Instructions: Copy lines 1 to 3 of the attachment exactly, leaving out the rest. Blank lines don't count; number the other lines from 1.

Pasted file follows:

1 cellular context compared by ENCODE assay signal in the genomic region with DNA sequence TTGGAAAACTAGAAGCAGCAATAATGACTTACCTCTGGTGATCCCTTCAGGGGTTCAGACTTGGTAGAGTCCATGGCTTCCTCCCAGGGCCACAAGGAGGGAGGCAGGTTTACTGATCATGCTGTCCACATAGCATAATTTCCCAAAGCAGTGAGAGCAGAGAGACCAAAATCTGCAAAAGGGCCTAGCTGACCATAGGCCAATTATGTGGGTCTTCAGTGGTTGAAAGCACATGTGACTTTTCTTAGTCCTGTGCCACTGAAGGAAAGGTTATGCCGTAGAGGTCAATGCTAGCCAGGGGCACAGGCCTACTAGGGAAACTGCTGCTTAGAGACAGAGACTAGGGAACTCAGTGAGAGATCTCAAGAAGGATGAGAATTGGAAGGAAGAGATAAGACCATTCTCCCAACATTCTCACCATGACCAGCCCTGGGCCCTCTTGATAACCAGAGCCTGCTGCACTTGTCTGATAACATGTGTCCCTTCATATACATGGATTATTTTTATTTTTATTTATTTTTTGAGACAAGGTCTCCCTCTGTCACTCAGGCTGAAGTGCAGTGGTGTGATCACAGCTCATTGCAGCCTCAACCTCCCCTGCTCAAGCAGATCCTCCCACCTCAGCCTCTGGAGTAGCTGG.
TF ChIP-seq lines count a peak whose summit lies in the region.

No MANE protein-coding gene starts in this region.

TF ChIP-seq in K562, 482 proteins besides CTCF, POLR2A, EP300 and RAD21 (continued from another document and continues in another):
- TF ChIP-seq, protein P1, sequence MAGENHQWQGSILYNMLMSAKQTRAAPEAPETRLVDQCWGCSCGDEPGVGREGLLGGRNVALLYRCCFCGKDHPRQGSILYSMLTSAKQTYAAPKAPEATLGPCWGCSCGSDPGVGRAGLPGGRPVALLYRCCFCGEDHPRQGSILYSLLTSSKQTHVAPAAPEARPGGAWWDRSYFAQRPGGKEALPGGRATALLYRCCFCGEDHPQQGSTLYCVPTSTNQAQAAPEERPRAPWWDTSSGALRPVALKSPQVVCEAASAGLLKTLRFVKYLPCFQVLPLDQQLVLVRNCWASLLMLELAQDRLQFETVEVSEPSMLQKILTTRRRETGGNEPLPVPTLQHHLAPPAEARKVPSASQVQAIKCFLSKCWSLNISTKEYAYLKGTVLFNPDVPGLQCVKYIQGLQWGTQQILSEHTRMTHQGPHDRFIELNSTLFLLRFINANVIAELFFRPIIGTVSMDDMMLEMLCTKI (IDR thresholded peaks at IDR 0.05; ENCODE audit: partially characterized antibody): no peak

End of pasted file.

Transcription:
1 cellular context compared by ENCODE assay signal in the genomic region with DNA sequence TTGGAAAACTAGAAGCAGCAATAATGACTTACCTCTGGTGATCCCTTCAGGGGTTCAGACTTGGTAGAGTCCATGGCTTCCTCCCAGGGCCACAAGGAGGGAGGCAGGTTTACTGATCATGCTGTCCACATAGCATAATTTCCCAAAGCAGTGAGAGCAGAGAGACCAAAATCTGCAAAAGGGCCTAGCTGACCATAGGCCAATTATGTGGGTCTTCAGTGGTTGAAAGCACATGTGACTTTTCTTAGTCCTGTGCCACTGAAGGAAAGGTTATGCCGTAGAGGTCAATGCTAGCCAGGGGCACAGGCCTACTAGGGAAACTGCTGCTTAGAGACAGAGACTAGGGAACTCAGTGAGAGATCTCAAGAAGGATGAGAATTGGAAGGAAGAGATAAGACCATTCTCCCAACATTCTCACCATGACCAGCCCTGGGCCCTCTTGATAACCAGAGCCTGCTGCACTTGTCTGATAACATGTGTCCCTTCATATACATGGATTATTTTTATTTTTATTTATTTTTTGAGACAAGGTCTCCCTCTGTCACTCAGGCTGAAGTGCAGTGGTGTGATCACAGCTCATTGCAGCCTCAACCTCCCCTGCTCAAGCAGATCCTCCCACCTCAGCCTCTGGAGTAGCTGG.
TF ChIP-seq lines count a peak whose summit lies in the region.

No MANE protein-coding gene starts in this region.